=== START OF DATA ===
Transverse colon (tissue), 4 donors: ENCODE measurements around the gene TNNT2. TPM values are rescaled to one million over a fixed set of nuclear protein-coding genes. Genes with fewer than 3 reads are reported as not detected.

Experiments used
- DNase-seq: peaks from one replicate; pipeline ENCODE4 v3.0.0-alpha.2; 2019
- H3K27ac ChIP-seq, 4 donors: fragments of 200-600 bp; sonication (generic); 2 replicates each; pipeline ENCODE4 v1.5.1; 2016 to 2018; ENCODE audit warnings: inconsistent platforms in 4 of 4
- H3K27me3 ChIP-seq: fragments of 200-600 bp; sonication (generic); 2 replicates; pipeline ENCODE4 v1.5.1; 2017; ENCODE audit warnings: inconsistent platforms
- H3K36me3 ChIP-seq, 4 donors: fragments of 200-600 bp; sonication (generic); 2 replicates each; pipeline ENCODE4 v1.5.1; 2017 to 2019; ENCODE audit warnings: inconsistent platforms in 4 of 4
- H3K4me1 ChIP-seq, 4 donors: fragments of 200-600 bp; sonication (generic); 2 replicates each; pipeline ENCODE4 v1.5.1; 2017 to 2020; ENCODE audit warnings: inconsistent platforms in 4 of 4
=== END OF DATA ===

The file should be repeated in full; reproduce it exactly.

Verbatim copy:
Transverse colon (tissue), 4 donors: ENCODE measurements around the gene TNNT2. TPM values are rescaled to one million over a fixed set of nuclear protein-coding genes. Genes with fewer than 3 reads are reported as not detected.

Experiments used
- DNase-seq: peaks from one replicate; pipeline ENCODE4 v3.0.0-alpha.2; 2019
- H3K27ac ChIP-seq, 4 donors: fragments of 200-600 bp; sonication (generic); 2 replicates each; pipeline ENCODE4 v1.5.1; 2016 to 2018; ENCODE audit warnings: inconsistent platforms in 4 of 4
- H3K27me3 ChIP-seq: fragments of 200-600 bp; sonication (generic); 2 replicates; pipeline ENCODE4 v1.5.1; 2017; ENCODE audit warnings: inconsistent platforms
- H3K36me3 ChIP-seq, 4 donors: fragments of 200-600 bp; sonication (generic); 2 replicates each; pipeline ENCODE4 v1.5.1; 2017 to 2019; ENCODE audit warnings: inconsistent platforms in 4 of 4
- H3K4me1 ChIP-seq, 4 donors: fragments of 200-600 bp; sonication (generic); 2 replicates each; pipeline ENCODE4 v1.5.1; 2017 to 2020; ENCODE audit warnings: inconsistent platforms in 4 of 4